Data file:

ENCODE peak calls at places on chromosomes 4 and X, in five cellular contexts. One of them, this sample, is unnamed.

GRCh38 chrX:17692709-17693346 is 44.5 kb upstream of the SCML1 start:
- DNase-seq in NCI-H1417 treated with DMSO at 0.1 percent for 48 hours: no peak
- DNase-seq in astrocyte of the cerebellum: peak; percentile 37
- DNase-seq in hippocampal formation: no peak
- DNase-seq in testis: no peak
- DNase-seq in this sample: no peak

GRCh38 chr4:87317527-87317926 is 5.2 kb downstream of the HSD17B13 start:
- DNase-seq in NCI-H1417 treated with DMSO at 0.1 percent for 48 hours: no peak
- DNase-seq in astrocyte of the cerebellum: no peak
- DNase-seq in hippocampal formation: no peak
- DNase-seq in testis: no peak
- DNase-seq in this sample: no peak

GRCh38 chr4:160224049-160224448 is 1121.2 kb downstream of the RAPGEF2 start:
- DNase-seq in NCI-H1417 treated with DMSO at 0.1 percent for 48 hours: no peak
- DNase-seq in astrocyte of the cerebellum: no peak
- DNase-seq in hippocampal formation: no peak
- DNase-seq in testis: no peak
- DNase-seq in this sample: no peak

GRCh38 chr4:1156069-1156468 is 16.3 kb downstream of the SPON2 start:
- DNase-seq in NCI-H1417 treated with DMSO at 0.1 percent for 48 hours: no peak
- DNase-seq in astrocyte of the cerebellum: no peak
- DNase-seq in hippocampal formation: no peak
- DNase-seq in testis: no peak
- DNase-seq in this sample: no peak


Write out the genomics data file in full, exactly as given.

ENCODE peak calls at places on chromosomes 4 and X, in five cellular contexts. One of them, this sample, is unnamed.

GRCh38 chrX:17692709-17693346 is 44.5 kb upstream of the SCML1 start:
- DNase-seq in NCI-H1417 treated with DMSO at 0.1 percent for 48 hours: no peak
- DNase-seq in astrocyte of the cerebellum: peak; percentile 37
- DNase-seq in hippocampal formation: no peak
- DNase-seq in testis: no peak
- DNase-seq in this sample: no peak

GRCh38 chr4:87317527-87317926 is 5.2 kb downstream of the HSD17B13 start:
- DNase-seq in NCI-H1417 treated with DMSO at 0.1 percent for 48 hours: no peak
- DNase-seq in astrocyte of the cerebellum: no peak
- DNase-seq in hippocampal formation: no peak
- DNase-seq in testis: no peak
- DNase-seq in this sample: no peak

GRCh38 chr4:160224049-160224448 is 1121.2 kb downstream of the RAPGEF2 start:
- DNase-seq in NCI-H1417 treated with DMSO at 0.1 percent for 48 hours: no peak
- DNase-seq in astrocyte of the cerebellum: no peak
- DNase-seq in hippocampal formation: no peak
- DNase-seq in testis: no peak
- DNase-seq in this sample: no peak

GRCh38 chr4:1156069-1156468 is 16.3 kb downstream of the SPON2 start:
- DNase-seq in NCI-H1417 treated with DMSO at 0.1 percent for 48 hours: no peak
- DNase-seq in astrocyte of the cerebellum: no peak
- DNase-seq in hippocampal formation: no peak
- DNase-seq in testis: no peak
- DNase-seq in this sample: no peak